PACS Blog/February 24, 2021
I started my social innovation career when I co-founded The Family Van, a mobile health clinic in Boston, in response to unconscionable health disparities experienced by Black mothers and babies in the shadows of one of the world’s best medical systems. In those early days, my co-founder Nancy Oriol and I blended our medical and health system knowledge with the expertise of members of the communities we served. We had the trust of one of our first institutional funders, Echoing Green, to develop an organization that was genuinely reflective and responsive to our Boston community’s needs. However, research shows that the kind of trust we had as founders of color was the exception and not the rule.
In this piece, I’ll share three ways funders can take immediate action to shift this dynamic.
We know implicit and explicit bias shows up in how funding applications are solicited and vetted, which compounds and maintains funding disparities between leaders of color and their white peers. To counteract this reality, create opportunities to review decision-making, impact assessments, and even how networks influence funding pools. Diversifying sourcing pools and expanding networks is one way to move toward a more racially diverse grantee portfolio while placing the systems-change we want to support at the center of our activities. One way to begin expanding funder networks is to ask a current grantee if they’d be willing to introduce you to others in their field or seek out a peer who does this well to introduce you to some of their network. A simple introduction can go a long way in forging progress.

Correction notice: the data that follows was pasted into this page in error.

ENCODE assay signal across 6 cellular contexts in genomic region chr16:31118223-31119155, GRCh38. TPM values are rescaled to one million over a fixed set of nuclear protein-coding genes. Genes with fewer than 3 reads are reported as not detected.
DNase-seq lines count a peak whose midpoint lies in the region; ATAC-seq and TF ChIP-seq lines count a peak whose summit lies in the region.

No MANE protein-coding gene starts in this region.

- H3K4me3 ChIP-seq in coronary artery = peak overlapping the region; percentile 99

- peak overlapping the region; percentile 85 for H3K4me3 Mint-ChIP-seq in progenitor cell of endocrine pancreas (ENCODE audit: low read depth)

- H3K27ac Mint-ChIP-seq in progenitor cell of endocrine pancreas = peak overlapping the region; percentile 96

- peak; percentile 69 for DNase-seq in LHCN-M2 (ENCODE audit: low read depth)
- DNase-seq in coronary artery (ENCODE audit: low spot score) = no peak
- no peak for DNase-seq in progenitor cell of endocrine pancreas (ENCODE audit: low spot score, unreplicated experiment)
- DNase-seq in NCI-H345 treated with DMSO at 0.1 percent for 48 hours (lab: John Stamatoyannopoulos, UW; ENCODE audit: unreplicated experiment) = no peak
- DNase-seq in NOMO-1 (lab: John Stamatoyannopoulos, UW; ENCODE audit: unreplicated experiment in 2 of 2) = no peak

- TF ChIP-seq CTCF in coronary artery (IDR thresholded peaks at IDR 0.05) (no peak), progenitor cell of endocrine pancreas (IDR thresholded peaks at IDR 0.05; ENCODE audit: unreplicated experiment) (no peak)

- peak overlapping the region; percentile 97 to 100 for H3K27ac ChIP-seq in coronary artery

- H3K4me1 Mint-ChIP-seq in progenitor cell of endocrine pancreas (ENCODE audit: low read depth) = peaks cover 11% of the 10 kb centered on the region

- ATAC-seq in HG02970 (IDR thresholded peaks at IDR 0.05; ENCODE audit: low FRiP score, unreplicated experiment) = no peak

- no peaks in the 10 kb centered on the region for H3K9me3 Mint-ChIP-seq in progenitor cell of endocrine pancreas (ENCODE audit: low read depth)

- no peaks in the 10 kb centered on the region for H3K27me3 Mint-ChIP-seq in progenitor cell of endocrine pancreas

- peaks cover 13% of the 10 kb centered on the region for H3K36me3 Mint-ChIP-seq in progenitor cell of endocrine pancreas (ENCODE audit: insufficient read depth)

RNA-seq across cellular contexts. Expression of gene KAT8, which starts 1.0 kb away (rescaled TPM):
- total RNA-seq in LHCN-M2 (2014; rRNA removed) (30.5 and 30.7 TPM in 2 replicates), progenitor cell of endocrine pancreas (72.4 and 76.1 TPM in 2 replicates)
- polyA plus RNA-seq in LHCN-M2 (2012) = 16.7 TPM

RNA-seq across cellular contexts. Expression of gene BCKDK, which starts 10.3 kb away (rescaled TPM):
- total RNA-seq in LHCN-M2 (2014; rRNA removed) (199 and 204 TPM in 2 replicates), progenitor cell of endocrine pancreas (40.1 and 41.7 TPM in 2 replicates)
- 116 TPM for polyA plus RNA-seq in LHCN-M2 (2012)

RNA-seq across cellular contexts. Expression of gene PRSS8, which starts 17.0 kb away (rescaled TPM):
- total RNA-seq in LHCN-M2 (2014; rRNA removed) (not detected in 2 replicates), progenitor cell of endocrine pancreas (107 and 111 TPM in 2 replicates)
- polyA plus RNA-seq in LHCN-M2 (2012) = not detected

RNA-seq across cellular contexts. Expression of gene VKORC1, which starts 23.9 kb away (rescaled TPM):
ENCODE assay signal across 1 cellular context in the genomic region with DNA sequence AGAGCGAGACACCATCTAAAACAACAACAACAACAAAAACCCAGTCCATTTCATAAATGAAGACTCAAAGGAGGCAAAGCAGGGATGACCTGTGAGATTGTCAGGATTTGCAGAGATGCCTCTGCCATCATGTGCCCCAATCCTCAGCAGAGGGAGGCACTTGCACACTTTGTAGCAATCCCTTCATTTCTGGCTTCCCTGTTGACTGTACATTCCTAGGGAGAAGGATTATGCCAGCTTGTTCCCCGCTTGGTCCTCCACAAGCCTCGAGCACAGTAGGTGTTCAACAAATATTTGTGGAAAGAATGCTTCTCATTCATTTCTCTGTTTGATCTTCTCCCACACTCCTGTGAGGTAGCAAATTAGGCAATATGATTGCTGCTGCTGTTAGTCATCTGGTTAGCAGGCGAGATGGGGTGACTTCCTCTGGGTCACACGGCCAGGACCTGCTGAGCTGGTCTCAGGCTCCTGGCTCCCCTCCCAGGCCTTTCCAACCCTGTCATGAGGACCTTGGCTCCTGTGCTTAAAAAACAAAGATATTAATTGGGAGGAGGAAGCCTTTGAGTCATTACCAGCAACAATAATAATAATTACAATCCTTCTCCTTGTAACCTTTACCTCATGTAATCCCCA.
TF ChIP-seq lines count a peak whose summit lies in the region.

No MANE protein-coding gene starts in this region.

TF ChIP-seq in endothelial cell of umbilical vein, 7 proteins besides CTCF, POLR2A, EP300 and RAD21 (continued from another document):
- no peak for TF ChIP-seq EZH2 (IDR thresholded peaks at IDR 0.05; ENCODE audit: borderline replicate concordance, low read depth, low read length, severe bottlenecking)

While we know that proximate leaders of color are well-equipped to address longstanding inequities, funding disparities persist even as their organizations grow and experience success. Dismantling barriers to capital requires addressing the root causes of why leaders of color struggle to secure sustained funding.
One theme is communication and trust: far too often, funder-defined metric targets become rigid stand-ins for feedback loops—but the funder-grantee relationship should be a partnership. A relational approach yields alignment on the organization’s theory of change, progress measurement, or what constitutes a strategic priority. Seek to understand and set priorities and metrics with the input and decision-making driven by the people and communities directly impacted by the issue. Nonprofit leaders deeply embedded in their communities have the most effective, relevant, and targeted solutions for those communities and can optimize philanthropic dollars’ impact.
The same inequities that deny nonprofit leaders of color and their organizations’ access to funding also show up regarding the sector’s approach to capacity building.
Fortunately, a growing number of organizations (including Echoing Green) have been working to develop new methods for capacity building—approaches that deeply and authentically support both the health and growth of nonprofits led by people of color while encouraging more partnership within the sector. Offer to make connections, convene your grantees to promote collaboration and community building, and find ways to be a resource and partner to the leaders of color in your network.
Funders have shared a variety of reasons for why they have not directed more funding to nonprofit leaders of color, including lack of awareness, uncertainty on what steps to take to reach or support these leaders, and even so far as not viewing these documented barriers to capital as a significant impediment to impact. But the truth is, if we don’t get this right, we’ll continue to leave impact on the table.
I harken back to my medical training and Dr. Atul Gawande’s work on the power of checklists for improving procedural outcomes. What if funders started this journey simply by making the complex mundane? Ask, what would be on my inclusive-funding checklist?:
Commit to asking these questions repeatedly. And once these answers begin to change, that shift is one towards transformation.